“We’re sympathetic with Apple on this one,” Zuckerberg said, speaking at the Mobile World Congress conference Monday in Spain, according to the Wall Street Journal. “I don’t think requiring back doors into encryption is either going to be an effective way to increase security or is really the right thing to do.”
While Zuckerberg acknowledged that Internet companies have an obligation to help thwart terrorism, he said, “We believe in encryption, and we think that that’s an important tool that honestly people are going to find a way to get anyway.”
In a case with major digital-privacy implications, Apple is refusing to comply with a U.S. federal judge’s order that it assist the FBI in accessing data on an iPhone used by one of the attackers in the mass shooting in San Bernardino, Calif., last December.
Apple CEO Tim Cook last week issued a defiant open letter on the matter, arguing that the Department of Justice wants the company to create a “backdoor” — which does not currently exist — that would threaten the security of millions of iPhones. Apple says it has complied with FBI requests for help in the case as fully as it is able.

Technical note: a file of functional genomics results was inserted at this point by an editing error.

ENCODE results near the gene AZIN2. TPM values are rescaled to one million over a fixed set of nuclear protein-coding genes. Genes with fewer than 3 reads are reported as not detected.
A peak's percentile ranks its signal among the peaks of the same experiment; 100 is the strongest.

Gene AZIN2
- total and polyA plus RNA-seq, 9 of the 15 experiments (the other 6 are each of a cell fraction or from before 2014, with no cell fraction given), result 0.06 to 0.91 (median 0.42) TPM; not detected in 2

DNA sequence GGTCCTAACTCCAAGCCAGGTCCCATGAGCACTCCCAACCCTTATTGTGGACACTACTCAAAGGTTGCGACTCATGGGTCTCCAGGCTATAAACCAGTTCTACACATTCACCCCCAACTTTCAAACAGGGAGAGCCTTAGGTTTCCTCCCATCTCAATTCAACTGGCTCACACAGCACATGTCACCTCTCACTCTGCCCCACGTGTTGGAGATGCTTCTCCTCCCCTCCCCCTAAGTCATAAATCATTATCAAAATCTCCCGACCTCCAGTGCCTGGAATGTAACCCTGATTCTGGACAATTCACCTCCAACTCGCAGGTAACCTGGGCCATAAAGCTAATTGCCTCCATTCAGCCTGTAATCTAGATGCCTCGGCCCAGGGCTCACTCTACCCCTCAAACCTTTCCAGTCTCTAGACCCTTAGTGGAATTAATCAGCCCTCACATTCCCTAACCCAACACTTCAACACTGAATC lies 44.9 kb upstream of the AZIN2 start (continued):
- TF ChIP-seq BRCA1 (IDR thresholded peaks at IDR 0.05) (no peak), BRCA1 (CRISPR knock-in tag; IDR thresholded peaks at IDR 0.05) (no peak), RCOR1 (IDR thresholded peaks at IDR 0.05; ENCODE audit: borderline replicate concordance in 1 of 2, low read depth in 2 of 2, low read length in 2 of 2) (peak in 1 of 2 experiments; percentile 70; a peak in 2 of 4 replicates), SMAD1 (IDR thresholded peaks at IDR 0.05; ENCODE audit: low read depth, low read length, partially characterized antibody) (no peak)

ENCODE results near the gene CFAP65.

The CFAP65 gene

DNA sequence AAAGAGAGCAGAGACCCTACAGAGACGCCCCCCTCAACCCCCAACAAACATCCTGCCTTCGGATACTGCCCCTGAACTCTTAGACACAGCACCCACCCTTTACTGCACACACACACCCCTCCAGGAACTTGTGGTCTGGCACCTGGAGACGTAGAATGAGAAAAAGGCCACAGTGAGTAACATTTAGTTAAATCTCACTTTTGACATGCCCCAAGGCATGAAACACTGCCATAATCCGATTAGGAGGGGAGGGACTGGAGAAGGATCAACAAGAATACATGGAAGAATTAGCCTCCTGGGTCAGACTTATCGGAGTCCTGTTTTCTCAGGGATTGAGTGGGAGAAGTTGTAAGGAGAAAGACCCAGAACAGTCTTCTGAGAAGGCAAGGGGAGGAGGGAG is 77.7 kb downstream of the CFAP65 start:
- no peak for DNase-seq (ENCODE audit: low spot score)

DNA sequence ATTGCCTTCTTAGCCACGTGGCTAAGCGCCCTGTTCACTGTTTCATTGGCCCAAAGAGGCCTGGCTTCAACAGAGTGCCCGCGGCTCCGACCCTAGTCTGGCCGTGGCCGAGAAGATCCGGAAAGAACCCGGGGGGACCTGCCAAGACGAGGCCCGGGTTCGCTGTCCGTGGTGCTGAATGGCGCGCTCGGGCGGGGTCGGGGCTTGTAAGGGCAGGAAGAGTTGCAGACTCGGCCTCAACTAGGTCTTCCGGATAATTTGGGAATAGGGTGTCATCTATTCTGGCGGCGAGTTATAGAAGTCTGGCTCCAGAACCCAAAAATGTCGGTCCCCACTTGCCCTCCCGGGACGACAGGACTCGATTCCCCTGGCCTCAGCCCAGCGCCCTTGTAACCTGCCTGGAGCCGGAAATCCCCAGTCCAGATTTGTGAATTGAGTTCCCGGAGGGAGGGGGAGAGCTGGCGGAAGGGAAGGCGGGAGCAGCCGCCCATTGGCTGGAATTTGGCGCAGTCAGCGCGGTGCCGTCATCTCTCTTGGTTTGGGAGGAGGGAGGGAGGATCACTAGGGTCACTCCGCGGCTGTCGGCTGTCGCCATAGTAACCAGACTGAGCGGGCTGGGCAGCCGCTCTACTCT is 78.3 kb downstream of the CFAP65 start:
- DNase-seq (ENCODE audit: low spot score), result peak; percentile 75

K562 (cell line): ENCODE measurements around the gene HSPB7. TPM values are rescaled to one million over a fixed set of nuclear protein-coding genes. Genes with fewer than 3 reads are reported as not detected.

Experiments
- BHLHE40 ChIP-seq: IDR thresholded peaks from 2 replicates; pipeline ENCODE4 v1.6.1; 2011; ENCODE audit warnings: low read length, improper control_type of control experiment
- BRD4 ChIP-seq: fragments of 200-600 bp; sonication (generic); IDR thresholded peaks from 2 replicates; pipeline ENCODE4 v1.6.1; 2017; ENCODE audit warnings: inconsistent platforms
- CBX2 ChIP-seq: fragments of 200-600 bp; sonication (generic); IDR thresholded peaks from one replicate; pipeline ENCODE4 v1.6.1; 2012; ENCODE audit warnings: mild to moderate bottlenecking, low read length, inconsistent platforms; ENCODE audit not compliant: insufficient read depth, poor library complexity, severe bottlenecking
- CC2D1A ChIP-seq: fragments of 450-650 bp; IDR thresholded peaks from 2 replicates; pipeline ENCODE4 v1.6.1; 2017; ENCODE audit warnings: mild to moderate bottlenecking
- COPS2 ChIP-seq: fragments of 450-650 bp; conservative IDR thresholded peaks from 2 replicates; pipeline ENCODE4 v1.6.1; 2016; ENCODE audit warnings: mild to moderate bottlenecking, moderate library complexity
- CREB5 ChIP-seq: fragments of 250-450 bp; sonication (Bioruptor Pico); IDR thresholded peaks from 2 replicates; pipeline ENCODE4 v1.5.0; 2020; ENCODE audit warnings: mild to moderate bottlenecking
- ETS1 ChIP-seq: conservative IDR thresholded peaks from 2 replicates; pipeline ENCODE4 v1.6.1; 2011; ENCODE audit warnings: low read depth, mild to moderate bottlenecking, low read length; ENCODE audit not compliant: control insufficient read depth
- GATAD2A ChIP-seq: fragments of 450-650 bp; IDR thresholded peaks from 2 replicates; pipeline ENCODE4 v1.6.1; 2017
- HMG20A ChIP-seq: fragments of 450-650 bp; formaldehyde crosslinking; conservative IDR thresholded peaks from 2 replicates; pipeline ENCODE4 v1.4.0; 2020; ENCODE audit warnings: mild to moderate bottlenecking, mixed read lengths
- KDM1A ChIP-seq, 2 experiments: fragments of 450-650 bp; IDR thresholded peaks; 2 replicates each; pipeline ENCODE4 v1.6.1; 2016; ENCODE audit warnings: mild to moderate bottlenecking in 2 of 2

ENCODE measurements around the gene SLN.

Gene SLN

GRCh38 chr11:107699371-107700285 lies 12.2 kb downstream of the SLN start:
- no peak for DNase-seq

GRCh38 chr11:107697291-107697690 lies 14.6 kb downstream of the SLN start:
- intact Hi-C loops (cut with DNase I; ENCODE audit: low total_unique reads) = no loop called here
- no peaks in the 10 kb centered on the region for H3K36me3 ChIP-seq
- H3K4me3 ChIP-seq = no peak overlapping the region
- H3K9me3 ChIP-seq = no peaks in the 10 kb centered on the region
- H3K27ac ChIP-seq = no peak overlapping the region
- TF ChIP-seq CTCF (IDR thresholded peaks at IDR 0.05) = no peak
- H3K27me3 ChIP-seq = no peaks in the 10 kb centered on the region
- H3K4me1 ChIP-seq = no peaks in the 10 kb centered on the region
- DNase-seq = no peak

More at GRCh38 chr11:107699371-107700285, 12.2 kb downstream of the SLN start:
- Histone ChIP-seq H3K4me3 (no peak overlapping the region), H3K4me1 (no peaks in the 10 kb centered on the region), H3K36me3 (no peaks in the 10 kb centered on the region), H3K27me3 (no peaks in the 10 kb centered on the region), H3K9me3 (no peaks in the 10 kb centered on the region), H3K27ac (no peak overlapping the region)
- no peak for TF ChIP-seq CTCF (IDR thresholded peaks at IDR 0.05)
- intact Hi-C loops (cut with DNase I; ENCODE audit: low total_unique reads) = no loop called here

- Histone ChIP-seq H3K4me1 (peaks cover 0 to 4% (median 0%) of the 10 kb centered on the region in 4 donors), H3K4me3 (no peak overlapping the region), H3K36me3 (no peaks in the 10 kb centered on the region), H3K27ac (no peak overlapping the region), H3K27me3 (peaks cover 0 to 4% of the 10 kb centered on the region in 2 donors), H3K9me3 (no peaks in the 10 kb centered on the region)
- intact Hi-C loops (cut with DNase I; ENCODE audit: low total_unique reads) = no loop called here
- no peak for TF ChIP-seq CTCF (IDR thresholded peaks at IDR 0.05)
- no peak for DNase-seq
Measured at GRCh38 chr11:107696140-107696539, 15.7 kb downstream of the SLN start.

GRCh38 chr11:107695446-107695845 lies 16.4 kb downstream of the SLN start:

In a court filing, the DOJ said Apple’s refusal to comply with the order was driven by concerns over marketing and its business model.
Google and Twitter are among the Silicon Valley firms that are standing with Apple on the issue.
Americans are divided, with most supporting the U.S. government’s position. According to a Pew Research Center survey released Monday, 51% of those surveyed said Apple should unlock the iPhone to assist the ongoing FBI investigation, while 38% said Apple should not in order to ensure the security of other users’ information; 11% did not have an opinion.